Noble Philip

Noble Philip

One can be forgiven for mistaking last week’s public quarrel as the harmless flaring of tempers. It is not. The sound we heard is the whimpering sound of our dying democracy. Like 1990s guns and fiery fury, this unseemly quarrel is one more corrosive chipping of our long-standing political norms. It is just as insidious as Abu Bakr’s incursion at our Red House.

We have just emerged from very partisan and, in many ways, vile electioneering from which certain folk, powered by opportunism and the bile of social media, emerged to sit in the Senate. Instead of standing strong, leading politicians behaved like wimps in the face of bullying behaviour.

History teaches that appeasement never works with bullies. The quarrel played into the script of social and economic inequality that threatens our nation’s foundation.

Words are to be taken seriously since they are usually followed by action. When we applaud the norm-breaker, it gives rise to others, and what is acceptable deteriorates into deep partisan extremism. This is as dangerous as Covid-19.

Roy Joseph Housing Development cannot be compared with Bayside Towers in terms of public access. The former are communal blocks of flats that allow access to the public through well-established “short-cuts”. Several of the young residents and the police know each other well.

At Bayside Towers, there are two distinct physical components of the land and buildings. The first is the individual unit, which is for the exclusive use of the owner. All the structural walls, the corridors, ceilings, floors and the swimming pool belong to a separate entity owned collectively by all the unit owners. This entity is responsible for the management and maintenance of the common areas.

Should an owner want to host a party at the pool, he has to apply for permission; it is not his right. He cannot change the colour of the wall outside of his unit. To enforce those rights, the entity hires both a property manager and facility officers.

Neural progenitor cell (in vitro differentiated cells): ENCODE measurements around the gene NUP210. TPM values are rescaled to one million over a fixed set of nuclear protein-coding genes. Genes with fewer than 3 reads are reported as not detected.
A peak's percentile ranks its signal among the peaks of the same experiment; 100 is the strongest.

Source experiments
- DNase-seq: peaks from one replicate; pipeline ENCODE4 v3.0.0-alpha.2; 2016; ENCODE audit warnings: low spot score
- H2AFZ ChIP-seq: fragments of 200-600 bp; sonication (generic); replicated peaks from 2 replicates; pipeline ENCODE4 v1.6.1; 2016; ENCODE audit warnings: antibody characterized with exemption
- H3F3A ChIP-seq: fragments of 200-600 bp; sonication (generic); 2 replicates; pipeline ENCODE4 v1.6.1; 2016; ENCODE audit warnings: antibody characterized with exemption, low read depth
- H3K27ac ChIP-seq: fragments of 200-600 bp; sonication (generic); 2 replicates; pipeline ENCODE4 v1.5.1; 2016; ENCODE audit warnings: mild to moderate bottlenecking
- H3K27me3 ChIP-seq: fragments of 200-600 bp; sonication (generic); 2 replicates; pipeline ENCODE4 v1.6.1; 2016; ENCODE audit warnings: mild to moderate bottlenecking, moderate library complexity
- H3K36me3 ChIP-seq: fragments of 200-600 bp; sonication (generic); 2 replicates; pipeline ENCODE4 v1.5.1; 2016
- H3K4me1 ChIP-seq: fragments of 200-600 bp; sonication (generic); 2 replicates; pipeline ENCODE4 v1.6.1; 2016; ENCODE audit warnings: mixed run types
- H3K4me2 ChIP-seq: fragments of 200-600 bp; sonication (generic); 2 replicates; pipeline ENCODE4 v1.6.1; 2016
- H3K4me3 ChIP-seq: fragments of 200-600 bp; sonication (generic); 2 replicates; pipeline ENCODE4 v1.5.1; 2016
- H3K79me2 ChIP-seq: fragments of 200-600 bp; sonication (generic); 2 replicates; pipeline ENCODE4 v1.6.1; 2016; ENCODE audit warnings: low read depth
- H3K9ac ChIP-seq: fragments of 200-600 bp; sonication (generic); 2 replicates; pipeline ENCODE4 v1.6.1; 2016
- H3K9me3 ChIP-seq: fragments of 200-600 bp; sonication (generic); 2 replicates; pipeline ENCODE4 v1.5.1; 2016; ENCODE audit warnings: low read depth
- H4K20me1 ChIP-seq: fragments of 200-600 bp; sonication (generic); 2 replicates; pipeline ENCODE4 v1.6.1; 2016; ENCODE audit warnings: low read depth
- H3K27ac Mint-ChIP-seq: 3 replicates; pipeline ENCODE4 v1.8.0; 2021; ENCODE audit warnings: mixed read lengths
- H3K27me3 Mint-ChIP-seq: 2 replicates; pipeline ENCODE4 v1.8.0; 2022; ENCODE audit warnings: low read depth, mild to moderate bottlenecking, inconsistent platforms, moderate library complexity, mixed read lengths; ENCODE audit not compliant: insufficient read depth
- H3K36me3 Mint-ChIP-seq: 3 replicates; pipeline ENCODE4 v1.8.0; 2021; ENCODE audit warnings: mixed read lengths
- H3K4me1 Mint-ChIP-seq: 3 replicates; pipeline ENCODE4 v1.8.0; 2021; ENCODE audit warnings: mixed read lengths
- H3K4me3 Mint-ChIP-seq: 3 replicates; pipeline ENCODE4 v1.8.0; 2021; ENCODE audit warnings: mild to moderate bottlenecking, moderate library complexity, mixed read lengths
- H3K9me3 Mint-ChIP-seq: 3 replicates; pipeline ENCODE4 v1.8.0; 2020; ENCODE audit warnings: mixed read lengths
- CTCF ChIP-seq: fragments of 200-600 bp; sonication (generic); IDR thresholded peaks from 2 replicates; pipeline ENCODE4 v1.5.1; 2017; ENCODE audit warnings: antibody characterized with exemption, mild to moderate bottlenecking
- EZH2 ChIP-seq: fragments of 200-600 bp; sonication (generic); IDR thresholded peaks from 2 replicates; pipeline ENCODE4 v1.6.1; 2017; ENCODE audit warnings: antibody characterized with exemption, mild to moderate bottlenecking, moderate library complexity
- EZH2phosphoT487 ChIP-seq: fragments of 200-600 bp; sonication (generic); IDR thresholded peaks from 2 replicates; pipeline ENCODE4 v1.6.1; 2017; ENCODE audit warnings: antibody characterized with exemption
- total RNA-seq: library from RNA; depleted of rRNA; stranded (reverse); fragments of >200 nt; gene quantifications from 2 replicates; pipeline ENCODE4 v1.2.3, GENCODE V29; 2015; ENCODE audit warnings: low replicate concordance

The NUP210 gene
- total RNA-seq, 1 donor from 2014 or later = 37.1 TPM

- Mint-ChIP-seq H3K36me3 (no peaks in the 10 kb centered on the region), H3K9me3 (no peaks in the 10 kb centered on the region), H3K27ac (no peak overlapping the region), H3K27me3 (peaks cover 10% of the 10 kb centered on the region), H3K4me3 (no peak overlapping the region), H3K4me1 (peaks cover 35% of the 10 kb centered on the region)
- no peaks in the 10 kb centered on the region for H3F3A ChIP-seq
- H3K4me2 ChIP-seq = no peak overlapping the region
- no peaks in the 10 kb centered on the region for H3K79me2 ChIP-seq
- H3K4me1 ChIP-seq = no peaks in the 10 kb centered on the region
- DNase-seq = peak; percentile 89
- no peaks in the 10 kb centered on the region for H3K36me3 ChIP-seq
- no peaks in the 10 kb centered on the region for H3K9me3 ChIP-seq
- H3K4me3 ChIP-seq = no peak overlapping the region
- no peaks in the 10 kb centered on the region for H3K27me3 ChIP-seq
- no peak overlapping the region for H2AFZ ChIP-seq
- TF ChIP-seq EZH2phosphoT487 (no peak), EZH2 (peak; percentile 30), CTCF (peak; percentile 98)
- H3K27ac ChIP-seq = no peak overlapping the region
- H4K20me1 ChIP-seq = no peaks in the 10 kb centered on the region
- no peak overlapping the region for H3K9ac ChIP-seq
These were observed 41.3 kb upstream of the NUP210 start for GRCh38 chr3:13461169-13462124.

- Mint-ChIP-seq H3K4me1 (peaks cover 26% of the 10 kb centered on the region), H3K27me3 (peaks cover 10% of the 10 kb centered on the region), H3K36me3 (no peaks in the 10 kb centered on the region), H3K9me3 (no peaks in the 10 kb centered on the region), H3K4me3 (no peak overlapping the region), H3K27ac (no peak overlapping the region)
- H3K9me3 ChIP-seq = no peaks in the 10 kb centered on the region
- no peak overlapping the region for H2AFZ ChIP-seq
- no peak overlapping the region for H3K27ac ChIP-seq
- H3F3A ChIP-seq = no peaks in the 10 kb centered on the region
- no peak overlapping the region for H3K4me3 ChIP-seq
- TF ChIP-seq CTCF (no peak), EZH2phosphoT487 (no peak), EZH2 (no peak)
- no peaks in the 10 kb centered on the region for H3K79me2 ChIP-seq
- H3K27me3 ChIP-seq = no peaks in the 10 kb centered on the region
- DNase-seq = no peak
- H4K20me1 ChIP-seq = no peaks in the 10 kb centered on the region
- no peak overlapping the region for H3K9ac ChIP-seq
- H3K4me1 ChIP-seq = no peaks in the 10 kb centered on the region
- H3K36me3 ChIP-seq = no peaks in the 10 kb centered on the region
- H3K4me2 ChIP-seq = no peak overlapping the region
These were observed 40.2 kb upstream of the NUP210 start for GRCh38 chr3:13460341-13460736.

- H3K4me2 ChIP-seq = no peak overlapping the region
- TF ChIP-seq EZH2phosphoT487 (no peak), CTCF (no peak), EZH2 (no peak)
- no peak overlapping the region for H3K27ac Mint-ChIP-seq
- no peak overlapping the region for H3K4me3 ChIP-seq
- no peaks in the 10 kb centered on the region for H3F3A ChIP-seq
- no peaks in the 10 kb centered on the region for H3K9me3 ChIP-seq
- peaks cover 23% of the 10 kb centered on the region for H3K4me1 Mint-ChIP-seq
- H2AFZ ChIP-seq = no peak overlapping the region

Residential complexes are high-density (it is reported that Bayside has close to 200 units) and house residents who are high-risk relative to Covid-19.

It is disingenuous to suggest that “some residents” called the police.

The property manager or the facility officers would be the ones calling. They would call for help to enforce their rights the same way a homeowner would call in dealing with an intruder. The authorised agent of the common property owner is the property manager.

In the absence of specific health regulations, this property manager can implement requirements for the common areas in order to protect the health, safety and well-being of all people using the compound. Under OSHA, they also have the responsibility to ensure the property is reasonably safe.

In this instance, this property manager was proactive and had issued a note on September 1, incorporating Legal Notice No 206 of 2020. The offending residents did not have permission to hold the pool party. The police came to the property twice. These facts could have been established by the relevant authorities.

It is disheartening to witness the ministers prevaricate. This is what gives rise to bullies who seek to dominate public discourse.

The sad part is that, as a Kenyan proverb says, “when the elephants fight, it is the grass that suffers”.

Noble Philip

Blue Range

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